Spanish anti-austerity protest

This video is called Puerta del Sol, Madrid Spain. Spanish Revolution.

From daily The Morning Star in Britain:

‘Indignant’ activists get to Madrid

Sunday 24 July 2011

by Our Foreign Desk

Protesters settle in for the night after long anti-government marches

Tens of thousands of protesters thronged Madrid’s central Sol square today to press the government to “make the rich pay for their crisis” and reverse welfare cuts.

Many of the “indignant” activists had marched hundreds of miles from cities across Spain, some from as far away as Cadiz on the country’s south coast.

Physiotherapists travelling in support vehicles helped the protesters avoid cramps and sore muscles, while sympathetic paramedics treated blistered feet.

Protester Beatriz Puerta said: “Many volunteers offered to act as cooks for us, preparing marvellous dishes which enabled us to keep up our strength. It’s been a very positive experience.”

SPAIN: “Indignant” Demonstrators Marching to Brussels to Protest Effects of Crisis: here.

Tom Gill describes the recent protests and long marches in Spain, in which up to a million people took part: here.

Protests held against police eviction of “indignados” from Madrid’s Puerta del Sol: here.

Protests by indignados (angry ones) have continued since last Tuesday, when police forcibly evicted the 90 people remaining in Madrid’s main square, Puerta del Sol: here.

Spanish Prime Minister Jose Zapatero announced today that the country will hold a general election in November, four months earlier than anticipated: here.

9 thoughts on “Spanish anti-austerity protest

  1. Britain:

    Share dividends multiply for rich

    Economy: Millions of ordinary people may be struggling with debts and pay cuts, but people wealthy enough to live off their shares have been enjoying a multibillion-pound bonanza.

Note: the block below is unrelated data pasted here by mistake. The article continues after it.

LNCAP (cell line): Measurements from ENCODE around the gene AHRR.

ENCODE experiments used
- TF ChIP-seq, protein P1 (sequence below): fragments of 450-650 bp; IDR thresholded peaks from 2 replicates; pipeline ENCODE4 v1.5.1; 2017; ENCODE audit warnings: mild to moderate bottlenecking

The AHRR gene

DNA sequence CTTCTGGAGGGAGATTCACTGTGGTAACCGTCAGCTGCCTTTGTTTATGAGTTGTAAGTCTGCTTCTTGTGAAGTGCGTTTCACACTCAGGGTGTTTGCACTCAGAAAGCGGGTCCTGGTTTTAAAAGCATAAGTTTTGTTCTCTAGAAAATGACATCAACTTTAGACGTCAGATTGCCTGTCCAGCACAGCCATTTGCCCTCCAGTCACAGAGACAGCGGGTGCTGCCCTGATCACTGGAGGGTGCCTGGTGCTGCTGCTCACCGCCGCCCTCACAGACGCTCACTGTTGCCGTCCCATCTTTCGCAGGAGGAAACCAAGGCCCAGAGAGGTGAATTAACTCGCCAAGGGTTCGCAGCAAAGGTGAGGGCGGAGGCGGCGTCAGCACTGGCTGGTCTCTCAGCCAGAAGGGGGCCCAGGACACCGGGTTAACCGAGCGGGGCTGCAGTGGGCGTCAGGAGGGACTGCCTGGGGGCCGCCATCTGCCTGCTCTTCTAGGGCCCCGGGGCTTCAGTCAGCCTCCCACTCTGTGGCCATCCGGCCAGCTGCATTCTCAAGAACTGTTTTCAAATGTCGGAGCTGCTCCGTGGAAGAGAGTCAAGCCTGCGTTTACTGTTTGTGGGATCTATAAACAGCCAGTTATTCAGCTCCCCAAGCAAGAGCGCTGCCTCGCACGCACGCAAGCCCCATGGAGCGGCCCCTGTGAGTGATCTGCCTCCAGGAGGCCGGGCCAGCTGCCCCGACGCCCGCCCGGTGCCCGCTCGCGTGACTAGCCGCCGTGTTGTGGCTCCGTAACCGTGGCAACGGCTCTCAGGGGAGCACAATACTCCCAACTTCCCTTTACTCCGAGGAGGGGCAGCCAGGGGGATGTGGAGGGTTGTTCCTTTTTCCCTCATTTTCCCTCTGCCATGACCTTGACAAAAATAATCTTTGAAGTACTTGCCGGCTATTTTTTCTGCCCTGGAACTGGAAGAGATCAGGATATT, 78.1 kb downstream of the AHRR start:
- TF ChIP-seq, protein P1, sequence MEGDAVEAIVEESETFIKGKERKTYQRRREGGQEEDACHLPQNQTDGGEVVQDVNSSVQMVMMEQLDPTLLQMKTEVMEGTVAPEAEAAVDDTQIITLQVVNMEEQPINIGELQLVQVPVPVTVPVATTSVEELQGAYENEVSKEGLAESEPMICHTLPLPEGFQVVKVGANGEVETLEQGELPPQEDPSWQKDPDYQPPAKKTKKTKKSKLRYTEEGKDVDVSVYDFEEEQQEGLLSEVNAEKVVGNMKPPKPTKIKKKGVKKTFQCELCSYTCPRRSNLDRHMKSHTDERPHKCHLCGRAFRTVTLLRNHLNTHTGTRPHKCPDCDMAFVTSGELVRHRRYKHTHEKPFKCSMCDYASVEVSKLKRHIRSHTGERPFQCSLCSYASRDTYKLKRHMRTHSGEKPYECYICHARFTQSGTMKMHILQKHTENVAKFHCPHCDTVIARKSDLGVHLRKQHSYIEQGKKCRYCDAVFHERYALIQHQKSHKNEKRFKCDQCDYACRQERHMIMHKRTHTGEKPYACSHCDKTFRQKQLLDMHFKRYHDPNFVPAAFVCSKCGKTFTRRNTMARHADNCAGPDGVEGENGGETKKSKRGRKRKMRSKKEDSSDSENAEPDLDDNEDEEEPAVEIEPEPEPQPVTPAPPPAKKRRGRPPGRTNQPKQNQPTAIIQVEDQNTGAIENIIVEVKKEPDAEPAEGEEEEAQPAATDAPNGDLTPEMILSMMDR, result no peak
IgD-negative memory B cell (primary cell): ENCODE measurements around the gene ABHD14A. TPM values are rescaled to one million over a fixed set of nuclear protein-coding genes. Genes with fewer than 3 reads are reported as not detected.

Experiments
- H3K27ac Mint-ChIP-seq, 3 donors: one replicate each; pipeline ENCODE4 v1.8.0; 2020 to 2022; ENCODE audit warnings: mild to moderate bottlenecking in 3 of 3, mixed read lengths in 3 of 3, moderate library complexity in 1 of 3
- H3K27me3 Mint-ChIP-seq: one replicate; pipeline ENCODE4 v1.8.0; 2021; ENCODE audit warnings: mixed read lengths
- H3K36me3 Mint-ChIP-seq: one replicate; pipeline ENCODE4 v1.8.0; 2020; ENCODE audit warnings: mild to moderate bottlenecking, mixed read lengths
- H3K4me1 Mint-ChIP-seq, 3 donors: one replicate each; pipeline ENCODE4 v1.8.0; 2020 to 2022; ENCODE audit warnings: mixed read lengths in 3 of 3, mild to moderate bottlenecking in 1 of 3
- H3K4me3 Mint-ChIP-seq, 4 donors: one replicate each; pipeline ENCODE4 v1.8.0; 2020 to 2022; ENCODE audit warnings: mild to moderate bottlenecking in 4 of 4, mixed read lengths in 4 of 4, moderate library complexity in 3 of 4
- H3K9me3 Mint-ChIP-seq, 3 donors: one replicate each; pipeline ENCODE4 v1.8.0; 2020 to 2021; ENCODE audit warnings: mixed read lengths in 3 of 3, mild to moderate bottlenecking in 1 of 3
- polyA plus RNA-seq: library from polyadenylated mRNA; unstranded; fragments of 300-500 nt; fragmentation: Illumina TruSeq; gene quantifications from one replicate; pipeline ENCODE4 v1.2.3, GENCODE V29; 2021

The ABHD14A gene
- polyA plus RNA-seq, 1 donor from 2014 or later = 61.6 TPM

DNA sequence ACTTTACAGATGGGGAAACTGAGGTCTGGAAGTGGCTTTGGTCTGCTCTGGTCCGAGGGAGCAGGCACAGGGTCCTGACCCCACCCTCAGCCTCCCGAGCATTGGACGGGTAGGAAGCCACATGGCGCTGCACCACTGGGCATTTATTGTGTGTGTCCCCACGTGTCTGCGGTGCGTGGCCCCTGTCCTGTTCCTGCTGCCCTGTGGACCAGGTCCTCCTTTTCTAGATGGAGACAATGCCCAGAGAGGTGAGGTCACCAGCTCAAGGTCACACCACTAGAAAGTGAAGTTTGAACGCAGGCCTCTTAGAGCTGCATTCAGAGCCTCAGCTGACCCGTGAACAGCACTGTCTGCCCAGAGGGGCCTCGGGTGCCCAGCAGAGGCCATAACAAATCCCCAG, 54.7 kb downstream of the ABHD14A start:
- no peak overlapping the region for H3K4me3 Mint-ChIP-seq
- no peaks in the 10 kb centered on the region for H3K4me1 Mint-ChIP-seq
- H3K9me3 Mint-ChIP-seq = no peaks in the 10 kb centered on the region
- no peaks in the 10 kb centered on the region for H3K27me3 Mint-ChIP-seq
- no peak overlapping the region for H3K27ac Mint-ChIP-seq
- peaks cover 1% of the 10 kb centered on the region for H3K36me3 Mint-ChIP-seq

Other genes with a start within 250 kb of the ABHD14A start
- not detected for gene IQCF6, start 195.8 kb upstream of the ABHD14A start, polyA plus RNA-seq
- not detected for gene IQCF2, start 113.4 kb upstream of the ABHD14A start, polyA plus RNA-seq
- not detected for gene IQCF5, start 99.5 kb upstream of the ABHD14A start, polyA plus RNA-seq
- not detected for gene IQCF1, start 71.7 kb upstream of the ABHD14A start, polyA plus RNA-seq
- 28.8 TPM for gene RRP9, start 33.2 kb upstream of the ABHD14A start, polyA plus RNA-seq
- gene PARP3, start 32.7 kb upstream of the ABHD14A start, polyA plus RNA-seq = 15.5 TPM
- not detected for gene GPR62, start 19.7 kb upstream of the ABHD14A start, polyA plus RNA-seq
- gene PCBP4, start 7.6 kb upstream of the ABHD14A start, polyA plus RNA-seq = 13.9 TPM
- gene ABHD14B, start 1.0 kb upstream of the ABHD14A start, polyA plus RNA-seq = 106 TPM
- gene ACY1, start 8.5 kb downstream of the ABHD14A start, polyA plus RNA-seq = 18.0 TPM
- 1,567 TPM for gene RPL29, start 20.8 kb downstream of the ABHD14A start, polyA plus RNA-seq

Shareholders were handed payouts totalling £19.1 billion in the three months to June – 27 per cent up on a year earlier.

    Tobacco, life insurers and mines were all fashionable choices for the profit-seeking idle rich.

    Capita Registrars chief executive Charles Cryer, whose organisation compiled the figures, boasted: “Shareholders have reason to cheer – dividends are finally flowing freely again.”


  2. Britain:

    No austerity on Cameron’s holidays

    David Cameron says we’re “all in it together”. But most of us couldn’t afford his holiday.

    He’s currently splashing out on a fortnight at a £10,000‑a‑week Tuscany villa.

    But he has other ways of saving cash. He was caught not leaving a tip in a local cafe.

    £40 million… We can afford it

    Austerity? Not for the super-rich who plan to buy new flats in Chelsea for up to £40 million each.

    The Glebe is set to be the new most expensive address in London. Each resident will get their own swimming pool, games room and a private lift.

    “When one is super-rich, £30 million to £40 million is neither here nor there,” says estate agent Gary Hersham.

    The flats, near the posh King’s Road, are being built by a hedge fund. And there will be a huge wall around the site—a feature “very important to the super-rich”, says Hersham.


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